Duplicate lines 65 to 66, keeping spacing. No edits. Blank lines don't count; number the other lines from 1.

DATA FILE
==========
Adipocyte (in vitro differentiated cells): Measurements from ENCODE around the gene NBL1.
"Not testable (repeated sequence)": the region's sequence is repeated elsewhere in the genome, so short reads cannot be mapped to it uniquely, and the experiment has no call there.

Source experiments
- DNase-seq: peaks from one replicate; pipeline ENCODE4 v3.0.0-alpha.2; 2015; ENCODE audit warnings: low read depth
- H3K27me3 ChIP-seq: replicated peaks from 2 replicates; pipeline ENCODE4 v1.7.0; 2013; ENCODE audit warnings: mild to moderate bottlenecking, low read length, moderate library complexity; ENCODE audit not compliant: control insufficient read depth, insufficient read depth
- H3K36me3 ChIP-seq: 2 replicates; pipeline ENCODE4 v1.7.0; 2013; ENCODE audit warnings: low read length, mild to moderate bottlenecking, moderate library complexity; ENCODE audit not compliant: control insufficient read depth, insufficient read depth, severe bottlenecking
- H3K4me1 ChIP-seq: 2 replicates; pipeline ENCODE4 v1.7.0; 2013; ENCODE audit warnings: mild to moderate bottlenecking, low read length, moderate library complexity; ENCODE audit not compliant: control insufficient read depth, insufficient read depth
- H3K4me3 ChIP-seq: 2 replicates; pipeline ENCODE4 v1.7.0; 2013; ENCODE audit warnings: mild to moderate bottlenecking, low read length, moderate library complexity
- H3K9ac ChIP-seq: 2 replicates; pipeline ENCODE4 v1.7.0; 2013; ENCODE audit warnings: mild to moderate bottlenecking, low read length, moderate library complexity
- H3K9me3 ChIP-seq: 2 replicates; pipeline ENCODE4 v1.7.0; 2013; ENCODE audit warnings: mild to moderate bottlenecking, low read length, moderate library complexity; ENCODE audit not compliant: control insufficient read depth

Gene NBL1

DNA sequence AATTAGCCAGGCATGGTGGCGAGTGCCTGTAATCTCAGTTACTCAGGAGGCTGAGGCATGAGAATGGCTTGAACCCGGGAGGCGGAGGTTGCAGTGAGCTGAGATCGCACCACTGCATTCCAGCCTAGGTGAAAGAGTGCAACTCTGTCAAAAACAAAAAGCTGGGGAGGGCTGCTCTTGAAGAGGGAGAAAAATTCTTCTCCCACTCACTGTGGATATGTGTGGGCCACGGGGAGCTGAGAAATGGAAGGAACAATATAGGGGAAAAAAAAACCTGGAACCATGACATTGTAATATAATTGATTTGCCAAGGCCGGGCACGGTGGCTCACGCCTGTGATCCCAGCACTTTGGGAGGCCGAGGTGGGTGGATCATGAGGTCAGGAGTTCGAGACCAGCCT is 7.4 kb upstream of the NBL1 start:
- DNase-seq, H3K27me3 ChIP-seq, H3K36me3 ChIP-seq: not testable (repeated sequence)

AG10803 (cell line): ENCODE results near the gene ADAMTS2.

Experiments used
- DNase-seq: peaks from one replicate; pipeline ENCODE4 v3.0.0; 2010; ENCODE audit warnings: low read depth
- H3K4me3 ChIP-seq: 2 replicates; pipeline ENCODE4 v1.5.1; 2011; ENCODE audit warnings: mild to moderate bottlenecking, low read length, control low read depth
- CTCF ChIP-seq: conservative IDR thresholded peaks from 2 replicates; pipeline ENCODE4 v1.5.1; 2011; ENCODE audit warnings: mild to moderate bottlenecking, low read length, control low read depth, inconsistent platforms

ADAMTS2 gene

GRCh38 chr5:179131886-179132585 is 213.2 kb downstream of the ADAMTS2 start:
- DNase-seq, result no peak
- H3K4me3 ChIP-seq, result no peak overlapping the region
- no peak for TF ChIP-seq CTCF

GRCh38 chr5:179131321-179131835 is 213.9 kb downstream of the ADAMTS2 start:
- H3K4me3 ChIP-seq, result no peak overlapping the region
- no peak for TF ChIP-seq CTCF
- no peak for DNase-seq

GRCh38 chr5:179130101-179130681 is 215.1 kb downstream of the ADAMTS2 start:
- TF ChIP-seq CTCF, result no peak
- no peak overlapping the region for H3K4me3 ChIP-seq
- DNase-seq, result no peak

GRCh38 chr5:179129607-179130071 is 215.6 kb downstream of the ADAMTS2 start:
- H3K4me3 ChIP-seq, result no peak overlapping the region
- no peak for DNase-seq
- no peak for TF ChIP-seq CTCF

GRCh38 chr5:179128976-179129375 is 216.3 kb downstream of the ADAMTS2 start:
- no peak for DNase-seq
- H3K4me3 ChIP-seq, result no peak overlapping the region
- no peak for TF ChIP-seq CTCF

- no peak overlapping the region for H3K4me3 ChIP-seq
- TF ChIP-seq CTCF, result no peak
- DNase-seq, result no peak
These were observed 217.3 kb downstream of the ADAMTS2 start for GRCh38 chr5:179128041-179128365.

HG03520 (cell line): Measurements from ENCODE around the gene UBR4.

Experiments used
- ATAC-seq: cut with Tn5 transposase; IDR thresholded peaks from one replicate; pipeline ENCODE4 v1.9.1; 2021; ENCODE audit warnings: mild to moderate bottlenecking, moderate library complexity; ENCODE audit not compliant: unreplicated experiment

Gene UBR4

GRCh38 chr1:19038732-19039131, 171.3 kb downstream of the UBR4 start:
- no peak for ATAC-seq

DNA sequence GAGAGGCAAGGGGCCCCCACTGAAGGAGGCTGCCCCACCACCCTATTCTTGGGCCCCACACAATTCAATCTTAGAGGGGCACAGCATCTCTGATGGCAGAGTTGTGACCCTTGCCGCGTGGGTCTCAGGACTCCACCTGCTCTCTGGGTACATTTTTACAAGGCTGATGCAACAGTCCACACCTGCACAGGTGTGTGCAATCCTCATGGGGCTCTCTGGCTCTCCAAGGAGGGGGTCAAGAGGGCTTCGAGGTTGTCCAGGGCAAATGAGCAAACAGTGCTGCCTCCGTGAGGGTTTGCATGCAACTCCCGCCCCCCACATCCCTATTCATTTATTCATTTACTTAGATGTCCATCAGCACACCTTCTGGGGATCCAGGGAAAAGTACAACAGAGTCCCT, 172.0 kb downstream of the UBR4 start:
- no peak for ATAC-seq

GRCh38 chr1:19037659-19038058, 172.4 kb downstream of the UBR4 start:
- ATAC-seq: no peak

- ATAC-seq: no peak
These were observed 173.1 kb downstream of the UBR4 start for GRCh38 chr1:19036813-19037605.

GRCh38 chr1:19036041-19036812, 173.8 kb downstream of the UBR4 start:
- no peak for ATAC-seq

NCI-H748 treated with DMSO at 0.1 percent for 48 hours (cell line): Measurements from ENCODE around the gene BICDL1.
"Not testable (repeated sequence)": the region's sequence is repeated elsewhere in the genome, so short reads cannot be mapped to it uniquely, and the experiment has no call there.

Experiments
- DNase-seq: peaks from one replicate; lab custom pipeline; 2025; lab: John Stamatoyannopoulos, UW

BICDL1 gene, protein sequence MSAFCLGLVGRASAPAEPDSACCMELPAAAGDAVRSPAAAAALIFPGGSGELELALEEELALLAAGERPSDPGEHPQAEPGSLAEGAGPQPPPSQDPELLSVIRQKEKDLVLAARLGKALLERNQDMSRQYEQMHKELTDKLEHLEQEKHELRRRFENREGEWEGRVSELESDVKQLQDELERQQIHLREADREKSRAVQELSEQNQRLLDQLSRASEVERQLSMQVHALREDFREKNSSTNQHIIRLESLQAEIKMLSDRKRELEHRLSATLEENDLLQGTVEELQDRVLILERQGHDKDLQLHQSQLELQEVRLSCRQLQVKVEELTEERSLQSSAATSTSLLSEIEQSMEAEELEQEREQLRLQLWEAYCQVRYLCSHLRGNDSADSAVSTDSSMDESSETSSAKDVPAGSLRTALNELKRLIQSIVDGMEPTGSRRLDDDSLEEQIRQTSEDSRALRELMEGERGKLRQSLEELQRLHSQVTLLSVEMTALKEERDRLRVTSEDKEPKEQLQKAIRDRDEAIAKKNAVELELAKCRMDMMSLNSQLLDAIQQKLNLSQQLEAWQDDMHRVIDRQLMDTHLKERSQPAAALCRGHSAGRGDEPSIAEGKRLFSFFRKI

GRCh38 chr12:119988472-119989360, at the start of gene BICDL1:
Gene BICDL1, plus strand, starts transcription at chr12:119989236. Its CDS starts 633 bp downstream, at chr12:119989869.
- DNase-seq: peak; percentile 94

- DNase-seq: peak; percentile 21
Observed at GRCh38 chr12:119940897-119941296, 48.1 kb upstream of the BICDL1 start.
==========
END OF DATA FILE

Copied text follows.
- DNase-seq: peak; percentile 94

- DNase-seq: peak; percentile 21